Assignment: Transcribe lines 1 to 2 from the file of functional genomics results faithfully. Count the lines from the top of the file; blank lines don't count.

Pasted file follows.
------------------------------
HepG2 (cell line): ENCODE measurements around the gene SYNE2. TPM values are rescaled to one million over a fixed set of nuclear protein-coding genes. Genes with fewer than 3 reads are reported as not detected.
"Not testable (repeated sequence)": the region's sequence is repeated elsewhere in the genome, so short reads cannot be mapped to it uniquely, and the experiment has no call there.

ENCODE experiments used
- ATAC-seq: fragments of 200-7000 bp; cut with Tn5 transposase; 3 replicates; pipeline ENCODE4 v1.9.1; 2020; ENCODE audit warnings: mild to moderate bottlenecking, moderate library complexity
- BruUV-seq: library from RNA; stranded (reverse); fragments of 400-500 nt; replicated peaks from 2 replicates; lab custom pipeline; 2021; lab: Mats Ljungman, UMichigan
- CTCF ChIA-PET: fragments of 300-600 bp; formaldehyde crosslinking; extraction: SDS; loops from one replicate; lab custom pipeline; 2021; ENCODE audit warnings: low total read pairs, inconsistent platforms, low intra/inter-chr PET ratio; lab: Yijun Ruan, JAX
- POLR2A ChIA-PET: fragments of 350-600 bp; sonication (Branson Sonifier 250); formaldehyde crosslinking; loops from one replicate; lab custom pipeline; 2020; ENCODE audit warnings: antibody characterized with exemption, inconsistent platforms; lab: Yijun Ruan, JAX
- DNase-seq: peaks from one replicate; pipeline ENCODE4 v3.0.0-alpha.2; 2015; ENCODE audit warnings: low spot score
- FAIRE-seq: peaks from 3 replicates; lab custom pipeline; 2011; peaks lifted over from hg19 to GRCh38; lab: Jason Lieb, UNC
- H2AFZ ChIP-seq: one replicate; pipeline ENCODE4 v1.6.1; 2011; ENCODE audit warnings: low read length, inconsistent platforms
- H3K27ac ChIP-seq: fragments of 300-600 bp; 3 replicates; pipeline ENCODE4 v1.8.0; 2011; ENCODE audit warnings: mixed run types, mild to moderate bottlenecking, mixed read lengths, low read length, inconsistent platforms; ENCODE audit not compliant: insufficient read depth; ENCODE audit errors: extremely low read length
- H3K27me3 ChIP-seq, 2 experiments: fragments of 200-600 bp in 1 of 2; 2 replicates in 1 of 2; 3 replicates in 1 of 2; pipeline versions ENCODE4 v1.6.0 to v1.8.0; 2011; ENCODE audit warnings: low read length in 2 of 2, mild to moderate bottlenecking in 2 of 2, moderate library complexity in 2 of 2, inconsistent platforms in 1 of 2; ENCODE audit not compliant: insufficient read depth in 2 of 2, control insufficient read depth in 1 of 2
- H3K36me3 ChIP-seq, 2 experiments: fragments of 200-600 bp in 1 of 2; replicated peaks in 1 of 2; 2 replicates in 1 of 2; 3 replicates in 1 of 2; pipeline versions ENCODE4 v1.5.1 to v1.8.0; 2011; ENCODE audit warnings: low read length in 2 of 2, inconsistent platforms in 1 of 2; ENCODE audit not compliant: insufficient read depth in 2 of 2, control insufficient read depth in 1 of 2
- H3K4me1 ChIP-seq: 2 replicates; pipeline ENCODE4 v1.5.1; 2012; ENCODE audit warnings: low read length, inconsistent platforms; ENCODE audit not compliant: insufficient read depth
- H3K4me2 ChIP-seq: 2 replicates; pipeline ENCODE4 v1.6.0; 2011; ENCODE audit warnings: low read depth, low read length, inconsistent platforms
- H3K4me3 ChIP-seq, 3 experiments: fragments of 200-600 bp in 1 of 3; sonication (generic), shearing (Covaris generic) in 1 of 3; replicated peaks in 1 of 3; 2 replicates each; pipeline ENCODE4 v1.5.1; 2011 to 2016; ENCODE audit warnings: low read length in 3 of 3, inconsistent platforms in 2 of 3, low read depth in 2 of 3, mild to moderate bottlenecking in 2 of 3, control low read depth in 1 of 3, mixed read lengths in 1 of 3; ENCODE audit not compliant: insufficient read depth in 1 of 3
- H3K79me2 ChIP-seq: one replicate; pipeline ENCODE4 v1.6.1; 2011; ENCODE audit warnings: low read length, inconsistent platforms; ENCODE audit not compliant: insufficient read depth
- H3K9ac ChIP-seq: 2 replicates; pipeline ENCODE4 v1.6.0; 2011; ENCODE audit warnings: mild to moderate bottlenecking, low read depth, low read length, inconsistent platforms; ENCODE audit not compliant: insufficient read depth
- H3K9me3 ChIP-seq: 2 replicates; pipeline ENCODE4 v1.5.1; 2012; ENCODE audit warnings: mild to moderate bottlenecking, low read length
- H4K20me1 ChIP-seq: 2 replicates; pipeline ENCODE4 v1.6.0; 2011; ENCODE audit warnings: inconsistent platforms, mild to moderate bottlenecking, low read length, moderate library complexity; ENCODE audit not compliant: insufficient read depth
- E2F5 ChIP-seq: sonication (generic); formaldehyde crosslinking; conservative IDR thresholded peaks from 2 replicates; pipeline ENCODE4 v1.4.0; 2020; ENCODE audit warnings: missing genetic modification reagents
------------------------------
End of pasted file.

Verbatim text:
HepG2 (cell line): ENCODE measurements around the gene SYNE2. TPM values are rescaled to one million over a fixed set of nuclear protein-coding genes. Genes with fewer than 3 reads are reported as not detected.
"Not testable (repeated sequence)": the region's sequence is repeated elsewhere in the genome, so short reads cannot be mapped to it uniquely, and the experiment has no call there.